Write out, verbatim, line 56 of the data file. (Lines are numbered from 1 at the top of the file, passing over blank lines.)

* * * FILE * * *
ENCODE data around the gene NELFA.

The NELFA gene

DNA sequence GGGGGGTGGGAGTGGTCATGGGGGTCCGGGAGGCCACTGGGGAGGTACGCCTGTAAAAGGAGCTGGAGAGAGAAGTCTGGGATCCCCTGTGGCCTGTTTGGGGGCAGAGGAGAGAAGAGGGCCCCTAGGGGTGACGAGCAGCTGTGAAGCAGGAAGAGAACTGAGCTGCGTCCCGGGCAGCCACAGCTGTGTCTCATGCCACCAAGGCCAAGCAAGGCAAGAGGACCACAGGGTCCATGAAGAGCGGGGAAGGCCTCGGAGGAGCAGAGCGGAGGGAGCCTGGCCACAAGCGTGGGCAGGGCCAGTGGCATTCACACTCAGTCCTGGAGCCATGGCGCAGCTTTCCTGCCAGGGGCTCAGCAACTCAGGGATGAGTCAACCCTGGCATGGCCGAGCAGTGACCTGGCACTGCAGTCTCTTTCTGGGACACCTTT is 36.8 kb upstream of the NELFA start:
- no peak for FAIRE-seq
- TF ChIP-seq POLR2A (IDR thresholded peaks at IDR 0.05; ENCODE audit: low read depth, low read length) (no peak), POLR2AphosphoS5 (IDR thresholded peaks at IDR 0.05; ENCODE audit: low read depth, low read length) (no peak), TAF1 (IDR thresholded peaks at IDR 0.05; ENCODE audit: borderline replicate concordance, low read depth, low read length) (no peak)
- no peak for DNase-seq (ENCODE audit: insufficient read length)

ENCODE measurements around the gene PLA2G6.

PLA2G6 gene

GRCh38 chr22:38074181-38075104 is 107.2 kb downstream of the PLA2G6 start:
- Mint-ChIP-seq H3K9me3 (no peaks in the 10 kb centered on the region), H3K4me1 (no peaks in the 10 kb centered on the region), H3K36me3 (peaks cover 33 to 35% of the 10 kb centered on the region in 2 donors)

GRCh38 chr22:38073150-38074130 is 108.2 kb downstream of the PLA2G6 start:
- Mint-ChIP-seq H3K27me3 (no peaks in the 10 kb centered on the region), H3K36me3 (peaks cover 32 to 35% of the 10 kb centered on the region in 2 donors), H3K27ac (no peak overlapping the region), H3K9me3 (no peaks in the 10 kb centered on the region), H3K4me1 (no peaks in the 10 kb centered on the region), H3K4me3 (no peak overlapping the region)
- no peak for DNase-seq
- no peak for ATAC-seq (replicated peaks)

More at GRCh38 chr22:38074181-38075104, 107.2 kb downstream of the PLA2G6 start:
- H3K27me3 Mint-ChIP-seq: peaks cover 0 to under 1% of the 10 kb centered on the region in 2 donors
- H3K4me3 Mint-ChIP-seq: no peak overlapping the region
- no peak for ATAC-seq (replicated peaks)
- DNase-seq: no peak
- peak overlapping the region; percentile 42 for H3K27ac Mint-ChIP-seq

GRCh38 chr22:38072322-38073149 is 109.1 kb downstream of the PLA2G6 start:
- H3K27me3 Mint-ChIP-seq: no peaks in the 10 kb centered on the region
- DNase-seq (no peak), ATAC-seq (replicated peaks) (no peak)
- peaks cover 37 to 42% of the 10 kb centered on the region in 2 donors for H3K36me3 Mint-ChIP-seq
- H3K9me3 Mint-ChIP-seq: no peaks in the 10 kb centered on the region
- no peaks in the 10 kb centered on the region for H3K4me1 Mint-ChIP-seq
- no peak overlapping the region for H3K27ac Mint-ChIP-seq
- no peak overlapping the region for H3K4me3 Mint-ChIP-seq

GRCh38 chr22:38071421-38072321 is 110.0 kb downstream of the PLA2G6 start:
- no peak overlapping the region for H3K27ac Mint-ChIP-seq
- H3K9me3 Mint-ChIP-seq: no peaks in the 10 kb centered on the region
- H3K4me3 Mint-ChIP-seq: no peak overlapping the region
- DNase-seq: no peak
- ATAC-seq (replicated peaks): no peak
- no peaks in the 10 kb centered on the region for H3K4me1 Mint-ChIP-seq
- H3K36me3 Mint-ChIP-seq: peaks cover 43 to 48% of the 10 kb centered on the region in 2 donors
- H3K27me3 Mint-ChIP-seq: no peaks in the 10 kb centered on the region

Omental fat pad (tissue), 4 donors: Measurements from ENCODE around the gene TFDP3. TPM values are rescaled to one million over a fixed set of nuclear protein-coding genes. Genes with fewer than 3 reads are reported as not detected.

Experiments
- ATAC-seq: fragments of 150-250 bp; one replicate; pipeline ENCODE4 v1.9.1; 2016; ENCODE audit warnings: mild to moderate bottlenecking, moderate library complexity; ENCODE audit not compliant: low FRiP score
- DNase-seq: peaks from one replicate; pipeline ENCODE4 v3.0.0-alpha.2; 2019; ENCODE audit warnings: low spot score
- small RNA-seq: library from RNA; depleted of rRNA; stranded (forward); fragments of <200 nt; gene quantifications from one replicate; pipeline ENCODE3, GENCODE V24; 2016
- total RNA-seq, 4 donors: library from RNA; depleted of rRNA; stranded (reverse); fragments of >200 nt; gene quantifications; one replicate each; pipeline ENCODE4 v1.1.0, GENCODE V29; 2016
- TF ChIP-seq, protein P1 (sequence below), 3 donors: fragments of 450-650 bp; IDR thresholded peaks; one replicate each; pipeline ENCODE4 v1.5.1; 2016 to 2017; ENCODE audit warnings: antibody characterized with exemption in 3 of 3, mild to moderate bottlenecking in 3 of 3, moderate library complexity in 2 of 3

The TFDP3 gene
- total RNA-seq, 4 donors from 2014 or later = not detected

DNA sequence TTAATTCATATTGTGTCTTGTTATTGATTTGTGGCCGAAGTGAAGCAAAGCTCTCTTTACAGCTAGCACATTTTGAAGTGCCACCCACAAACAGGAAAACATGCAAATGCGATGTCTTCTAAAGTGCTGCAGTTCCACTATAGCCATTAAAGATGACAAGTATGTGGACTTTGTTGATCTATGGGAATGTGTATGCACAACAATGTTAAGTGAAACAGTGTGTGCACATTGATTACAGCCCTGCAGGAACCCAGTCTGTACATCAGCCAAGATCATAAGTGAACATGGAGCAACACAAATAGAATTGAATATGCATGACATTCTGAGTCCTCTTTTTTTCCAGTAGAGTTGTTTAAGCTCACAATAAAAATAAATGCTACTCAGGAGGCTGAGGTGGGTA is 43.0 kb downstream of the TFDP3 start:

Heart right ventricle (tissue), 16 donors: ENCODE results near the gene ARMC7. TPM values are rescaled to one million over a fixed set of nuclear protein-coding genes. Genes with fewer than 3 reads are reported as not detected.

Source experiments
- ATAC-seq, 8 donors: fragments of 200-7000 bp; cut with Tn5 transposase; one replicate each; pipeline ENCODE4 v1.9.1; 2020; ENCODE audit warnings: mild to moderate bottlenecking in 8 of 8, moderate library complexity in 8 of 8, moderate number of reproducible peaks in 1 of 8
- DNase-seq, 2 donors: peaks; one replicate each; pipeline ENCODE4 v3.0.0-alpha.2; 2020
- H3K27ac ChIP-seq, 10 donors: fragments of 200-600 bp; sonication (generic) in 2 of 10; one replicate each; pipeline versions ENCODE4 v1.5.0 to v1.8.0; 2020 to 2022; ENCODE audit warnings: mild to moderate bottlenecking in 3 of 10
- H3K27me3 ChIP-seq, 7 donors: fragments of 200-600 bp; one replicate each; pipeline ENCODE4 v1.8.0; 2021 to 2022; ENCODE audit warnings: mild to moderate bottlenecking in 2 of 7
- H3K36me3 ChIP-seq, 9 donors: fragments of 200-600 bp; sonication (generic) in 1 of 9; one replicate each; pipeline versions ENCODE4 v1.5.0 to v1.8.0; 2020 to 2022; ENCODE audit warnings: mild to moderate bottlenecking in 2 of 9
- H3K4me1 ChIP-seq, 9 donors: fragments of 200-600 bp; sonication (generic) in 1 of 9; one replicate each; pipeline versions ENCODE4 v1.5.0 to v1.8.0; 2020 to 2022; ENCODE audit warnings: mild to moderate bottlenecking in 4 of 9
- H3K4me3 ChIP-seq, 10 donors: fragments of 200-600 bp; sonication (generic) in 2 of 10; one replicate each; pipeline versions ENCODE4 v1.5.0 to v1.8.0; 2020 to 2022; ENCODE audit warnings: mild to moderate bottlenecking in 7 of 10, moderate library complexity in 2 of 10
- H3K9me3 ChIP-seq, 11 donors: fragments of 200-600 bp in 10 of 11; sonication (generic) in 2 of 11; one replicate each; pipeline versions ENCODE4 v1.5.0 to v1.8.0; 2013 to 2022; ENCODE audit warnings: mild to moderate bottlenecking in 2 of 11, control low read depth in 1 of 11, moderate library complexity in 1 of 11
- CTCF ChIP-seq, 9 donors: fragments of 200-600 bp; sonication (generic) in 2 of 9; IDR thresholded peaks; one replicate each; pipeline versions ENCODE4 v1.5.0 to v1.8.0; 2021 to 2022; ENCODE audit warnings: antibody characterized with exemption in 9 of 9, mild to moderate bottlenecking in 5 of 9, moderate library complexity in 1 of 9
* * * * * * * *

- H3K4me3 ChIP-seq, 10 donors: fragments of 200-600 bp; sonication (generic) in 2 of 10; one replicate each; pipeline versions ENCODE4 v1.5.0 to v1.8.0; 2020 to 2022; ENCODE audit warnings: mild to moderate bottlenecking in 7 of 10, moderate library complexity in 2 of 10